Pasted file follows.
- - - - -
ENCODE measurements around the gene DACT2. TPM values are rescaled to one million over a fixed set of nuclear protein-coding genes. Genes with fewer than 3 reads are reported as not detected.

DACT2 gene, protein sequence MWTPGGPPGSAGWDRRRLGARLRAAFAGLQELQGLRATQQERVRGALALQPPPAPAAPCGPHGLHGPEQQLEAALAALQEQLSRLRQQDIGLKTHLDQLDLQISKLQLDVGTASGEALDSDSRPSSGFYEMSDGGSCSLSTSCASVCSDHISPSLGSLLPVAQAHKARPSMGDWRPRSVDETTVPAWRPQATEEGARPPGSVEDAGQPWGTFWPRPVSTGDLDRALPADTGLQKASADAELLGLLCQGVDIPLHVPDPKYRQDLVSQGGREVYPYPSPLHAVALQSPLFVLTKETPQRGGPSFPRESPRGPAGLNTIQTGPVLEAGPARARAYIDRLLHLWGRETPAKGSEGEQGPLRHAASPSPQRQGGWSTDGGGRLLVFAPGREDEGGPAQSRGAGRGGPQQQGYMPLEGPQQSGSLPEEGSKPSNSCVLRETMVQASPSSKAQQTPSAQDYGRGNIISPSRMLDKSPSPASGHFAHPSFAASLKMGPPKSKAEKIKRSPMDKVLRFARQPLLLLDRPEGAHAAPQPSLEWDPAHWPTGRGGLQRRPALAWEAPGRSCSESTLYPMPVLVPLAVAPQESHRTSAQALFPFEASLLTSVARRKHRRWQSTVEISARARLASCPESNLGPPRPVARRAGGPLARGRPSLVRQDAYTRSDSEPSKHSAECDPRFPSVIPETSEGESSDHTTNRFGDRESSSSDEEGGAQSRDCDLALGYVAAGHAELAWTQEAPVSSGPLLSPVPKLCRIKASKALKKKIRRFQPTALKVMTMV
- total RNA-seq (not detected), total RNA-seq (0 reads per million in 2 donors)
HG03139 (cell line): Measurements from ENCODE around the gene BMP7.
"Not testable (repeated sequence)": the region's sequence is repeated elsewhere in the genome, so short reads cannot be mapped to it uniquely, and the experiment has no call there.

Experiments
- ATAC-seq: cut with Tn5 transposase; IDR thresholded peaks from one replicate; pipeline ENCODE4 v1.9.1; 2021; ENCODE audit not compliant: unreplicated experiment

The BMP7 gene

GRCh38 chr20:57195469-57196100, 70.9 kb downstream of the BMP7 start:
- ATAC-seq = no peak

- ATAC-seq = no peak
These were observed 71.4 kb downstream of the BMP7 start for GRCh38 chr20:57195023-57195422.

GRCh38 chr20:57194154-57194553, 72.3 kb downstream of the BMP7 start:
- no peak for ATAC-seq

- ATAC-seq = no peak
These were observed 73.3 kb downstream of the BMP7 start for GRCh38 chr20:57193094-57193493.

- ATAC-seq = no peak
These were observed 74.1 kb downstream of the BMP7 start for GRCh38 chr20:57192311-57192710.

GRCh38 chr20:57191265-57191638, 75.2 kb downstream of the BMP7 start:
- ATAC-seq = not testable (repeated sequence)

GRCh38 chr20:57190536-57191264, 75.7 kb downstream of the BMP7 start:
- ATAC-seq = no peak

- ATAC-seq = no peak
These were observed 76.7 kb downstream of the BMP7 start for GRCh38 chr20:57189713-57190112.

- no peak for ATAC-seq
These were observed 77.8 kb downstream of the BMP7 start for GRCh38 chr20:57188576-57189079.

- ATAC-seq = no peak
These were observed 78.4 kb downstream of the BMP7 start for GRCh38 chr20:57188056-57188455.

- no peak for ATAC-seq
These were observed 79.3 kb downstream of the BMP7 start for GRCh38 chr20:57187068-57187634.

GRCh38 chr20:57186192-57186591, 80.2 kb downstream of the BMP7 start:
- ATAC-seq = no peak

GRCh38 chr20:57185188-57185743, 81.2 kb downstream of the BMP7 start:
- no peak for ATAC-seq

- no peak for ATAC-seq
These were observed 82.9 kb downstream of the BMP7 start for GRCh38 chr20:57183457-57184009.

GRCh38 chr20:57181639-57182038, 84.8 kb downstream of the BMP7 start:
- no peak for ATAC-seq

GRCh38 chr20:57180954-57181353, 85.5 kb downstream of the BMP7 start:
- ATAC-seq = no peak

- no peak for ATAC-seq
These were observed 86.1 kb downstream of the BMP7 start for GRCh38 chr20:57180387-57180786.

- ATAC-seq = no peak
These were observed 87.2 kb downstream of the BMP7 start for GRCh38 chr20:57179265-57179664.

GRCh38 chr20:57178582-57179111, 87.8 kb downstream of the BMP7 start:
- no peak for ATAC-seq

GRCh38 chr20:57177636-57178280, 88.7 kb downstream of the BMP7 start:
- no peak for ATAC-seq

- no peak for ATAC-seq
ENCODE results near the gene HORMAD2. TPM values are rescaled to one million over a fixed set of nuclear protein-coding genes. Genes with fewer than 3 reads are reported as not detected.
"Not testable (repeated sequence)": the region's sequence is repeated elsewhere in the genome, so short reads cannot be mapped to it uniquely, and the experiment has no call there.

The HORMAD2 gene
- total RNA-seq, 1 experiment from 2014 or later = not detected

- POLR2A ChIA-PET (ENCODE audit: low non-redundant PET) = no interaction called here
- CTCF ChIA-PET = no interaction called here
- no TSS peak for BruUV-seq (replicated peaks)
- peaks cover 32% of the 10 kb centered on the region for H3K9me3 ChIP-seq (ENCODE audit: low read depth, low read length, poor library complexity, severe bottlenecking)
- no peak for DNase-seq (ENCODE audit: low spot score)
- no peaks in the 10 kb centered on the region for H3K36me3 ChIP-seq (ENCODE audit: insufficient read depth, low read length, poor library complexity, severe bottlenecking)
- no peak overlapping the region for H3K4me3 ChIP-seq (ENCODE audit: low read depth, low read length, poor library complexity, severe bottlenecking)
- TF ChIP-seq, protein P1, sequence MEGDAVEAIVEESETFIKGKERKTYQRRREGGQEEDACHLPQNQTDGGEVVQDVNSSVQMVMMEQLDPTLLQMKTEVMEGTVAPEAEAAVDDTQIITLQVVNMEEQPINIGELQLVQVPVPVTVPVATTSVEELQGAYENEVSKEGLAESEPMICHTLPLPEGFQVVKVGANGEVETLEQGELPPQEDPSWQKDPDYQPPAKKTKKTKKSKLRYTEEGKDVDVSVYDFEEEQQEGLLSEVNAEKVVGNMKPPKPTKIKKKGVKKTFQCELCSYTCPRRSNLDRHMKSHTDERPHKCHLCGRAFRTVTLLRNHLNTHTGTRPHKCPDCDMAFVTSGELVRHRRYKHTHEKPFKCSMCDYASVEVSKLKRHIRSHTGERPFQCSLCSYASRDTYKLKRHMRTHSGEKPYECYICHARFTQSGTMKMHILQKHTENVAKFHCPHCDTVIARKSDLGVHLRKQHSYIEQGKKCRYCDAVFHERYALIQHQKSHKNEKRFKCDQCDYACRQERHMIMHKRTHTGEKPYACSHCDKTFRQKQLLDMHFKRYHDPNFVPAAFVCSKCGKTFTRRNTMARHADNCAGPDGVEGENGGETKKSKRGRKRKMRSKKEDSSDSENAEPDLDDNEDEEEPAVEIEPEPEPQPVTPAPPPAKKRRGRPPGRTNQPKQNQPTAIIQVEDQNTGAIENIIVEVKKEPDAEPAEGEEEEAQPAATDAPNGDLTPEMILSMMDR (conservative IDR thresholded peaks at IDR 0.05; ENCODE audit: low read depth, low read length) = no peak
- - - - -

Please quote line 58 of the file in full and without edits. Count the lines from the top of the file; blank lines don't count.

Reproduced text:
- no peak for DNase-seq (ENCODE audit: low spot score)